Czechoslovakians protesting Soviet and Warsaw Pact country invasion, August 21, 1968. Soviet troops had entered Prague to stop the reform movement known as the Prague Spring. Image from

The Prague Spring was a short period of liberalization in Czechoslovakia under First Secretary of the Czechoslovak Communist Party, Alexander Dubček in 1968. Beginning on January 5,1968, Dubček allowed for freedom of speech, acquitted victims of Stalin’s purges, gave Slovakia autonomy, and planned to democratize the Czech government. Despite Dubček’s assertion that he would be able to control the country, the Czech people demanded faster, more radical transformations. The Soviet Union and other countries under the Warsaw Pact saw this reformation movement as dangerous to their own interests and did not trust that Dubček could maintain stability. On August 20 of the same year, the country began to be invaded and occupied by the Soviet Union and other Warsaw Pact countries. Stricter communists were later put into power, the reforms were reversed, and Dubček was forced to resign as First Secretary in April 1969.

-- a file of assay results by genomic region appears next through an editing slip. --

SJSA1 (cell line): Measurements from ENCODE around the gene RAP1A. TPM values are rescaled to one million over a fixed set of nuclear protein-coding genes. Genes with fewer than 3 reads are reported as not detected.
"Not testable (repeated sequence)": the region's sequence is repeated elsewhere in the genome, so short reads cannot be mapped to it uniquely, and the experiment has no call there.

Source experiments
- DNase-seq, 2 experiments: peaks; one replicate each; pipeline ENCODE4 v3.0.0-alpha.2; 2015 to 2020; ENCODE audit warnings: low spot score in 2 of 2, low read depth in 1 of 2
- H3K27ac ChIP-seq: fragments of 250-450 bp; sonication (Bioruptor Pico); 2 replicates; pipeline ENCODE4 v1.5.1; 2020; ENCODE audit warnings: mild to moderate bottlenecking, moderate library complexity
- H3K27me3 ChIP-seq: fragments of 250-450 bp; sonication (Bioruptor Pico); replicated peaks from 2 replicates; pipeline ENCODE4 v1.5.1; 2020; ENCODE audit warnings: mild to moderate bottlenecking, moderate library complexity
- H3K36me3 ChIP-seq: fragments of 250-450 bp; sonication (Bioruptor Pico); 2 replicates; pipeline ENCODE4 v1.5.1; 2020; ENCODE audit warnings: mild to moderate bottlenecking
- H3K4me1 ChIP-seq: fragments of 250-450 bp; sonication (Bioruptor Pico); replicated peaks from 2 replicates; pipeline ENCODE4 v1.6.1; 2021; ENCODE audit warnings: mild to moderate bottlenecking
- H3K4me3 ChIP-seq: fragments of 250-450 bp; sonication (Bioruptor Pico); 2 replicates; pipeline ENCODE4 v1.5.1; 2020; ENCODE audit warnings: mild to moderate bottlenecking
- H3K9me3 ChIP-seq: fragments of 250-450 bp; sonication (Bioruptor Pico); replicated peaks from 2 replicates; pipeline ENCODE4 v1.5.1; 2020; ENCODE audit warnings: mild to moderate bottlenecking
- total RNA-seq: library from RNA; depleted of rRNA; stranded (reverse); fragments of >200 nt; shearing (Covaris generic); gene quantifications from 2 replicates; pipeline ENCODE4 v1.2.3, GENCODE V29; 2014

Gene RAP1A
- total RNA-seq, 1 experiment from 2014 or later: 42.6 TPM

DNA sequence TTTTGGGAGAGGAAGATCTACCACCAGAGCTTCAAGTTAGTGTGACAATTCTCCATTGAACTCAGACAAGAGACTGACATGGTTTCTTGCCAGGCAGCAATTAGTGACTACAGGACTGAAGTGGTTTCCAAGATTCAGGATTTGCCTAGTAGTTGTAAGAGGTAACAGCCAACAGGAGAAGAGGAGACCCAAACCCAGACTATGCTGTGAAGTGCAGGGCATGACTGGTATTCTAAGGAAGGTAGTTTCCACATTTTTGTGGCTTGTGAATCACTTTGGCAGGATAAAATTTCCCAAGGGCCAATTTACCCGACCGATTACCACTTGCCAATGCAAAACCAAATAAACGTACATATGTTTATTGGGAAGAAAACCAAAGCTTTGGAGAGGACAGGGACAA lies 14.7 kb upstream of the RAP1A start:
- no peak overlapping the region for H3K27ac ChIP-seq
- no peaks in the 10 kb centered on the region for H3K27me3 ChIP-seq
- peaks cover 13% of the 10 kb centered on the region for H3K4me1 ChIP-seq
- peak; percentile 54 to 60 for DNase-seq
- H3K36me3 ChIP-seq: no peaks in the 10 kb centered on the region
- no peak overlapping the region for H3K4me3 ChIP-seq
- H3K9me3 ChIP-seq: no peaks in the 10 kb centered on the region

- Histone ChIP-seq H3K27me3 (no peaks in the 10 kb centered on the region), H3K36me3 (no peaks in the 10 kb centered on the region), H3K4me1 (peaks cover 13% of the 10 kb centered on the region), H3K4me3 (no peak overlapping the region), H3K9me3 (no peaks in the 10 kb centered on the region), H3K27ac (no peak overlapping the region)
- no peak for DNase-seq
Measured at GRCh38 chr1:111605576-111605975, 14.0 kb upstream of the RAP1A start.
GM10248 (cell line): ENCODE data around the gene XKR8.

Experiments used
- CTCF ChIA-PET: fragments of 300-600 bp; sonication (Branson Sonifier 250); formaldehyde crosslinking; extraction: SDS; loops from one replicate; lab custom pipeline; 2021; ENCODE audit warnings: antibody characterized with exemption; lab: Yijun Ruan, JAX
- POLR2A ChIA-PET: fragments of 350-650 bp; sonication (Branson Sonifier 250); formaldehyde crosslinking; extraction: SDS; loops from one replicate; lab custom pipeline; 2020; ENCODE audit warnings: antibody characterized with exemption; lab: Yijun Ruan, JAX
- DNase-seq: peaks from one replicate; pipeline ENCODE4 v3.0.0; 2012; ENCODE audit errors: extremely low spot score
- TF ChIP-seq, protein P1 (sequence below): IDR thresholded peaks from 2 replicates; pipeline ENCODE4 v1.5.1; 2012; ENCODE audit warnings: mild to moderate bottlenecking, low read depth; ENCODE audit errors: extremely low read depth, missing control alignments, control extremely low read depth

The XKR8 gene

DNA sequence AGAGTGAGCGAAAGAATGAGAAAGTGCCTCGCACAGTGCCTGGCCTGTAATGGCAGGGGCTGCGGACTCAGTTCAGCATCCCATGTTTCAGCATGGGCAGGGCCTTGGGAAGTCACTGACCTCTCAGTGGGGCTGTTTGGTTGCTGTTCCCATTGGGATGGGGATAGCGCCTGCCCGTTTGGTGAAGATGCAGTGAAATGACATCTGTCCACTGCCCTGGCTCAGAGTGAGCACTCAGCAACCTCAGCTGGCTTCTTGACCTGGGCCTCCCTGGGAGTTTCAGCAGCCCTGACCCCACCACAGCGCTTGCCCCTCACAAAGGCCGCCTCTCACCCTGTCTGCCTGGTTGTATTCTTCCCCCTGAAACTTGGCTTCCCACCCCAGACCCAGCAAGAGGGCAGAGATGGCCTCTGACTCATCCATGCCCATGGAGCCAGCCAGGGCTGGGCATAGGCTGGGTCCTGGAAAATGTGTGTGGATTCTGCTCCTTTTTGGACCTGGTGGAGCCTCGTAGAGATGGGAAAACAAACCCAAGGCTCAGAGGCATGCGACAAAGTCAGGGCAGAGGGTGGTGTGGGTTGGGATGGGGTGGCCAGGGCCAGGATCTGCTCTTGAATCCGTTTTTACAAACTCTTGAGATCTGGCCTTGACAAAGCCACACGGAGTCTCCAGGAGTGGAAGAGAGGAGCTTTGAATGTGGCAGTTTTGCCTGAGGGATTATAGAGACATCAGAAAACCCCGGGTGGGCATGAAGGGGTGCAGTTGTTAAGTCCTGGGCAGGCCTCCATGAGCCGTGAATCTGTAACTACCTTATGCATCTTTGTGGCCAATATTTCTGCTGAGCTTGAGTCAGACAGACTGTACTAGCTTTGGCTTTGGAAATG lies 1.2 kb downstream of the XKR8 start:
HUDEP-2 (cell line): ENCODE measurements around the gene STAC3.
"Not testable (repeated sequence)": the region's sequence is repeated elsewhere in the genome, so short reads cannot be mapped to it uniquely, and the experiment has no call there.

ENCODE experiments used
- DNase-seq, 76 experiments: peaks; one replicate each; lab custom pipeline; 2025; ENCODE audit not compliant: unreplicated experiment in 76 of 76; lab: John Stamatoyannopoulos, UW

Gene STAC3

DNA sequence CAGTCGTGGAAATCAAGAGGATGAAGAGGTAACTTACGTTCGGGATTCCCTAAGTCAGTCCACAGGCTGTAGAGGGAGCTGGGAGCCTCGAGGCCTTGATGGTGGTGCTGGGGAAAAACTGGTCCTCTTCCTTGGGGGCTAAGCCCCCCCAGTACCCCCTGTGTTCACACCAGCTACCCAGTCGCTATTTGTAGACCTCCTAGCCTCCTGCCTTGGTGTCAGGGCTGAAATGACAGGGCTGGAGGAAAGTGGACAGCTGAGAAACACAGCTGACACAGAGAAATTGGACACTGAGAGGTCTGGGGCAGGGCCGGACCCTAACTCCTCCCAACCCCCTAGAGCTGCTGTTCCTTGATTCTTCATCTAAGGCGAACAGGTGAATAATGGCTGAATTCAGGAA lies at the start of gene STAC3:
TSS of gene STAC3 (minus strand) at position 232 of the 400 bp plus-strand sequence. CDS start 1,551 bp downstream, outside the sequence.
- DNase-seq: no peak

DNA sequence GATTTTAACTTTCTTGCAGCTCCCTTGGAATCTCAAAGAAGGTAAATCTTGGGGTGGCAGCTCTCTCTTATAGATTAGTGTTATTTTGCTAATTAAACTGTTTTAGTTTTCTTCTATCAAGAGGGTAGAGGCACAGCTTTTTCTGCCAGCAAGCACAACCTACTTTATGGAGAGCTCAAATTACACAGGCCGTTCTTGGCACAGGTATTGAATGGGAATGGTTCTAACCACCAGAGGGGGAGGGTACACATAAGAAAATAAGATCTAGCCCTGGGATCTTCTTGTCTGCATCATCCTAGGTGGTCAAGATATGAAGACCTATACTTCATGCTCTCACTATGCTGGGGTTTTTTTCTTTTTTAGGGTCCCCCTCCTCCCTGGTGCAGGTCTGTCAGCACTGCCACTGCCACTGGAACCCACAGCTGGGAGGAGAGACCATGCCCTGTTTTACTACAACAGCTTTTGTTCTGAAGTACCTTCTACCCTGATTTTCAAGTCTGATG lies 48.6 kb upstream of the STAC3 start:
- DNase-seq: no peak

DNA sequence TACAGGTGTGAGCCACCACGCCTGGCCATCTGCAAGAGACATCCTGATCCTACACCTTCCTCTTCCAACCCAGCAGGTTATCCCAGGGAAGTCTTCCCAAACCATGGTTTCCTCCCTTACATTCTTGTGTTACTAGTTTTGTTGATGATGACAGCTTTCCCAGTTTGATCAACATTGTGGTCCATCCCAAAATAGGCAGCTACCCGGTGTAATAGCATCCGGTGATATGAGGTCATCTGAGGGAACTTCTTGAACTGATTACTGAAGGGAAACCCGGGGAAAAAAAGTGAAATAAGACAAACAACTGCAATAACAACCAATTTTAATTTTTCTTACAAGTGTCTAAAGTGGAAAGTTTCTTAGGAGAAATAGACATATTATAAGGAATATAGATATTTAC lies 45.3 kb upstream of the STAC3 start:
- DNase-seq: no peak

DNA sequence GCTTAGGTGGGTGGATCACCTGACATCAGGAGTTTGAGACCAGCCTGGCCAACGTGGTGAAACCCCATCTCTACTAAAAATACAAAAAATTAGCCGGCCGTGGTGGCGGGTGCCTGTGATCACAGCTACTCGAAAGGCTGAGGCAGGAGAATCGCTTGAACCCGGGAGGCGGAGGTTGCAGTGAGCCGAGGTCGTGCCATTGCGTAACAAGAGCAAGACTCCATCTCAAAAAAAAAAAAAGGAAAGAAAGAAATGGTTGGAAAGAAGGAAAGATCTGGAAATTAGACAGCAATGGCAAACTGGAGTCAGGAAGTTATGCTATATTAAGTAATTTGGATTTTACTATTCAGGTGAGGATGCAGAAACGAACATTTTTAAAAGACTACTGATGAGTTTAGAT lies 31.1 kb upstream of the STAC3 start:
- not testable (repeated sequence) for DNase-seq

The exhibit consists of three resource pages and a photo gallery. Links to the pages and the photos can be found below. Please click on the heading in red to view the pages on publications, fictional materials, online and video resources, and photographs.

Books and journal articles written at the time of the movement or reflecting on it.

Films, fiction, and other materials centered around the events of the Prague Spring.

Photos taken during the Prague Spring and Warsaw Pact occupation of 1968.

Links to online resources and documentaries on the Prague Spring.

*Image from David J. Trowbridge. A History of the United States Vol. 2. Irvington, NY: Flat World Knowledge, Inc., 2012.

Map of the “Iron Curtain” at the time of the Prague Spring.*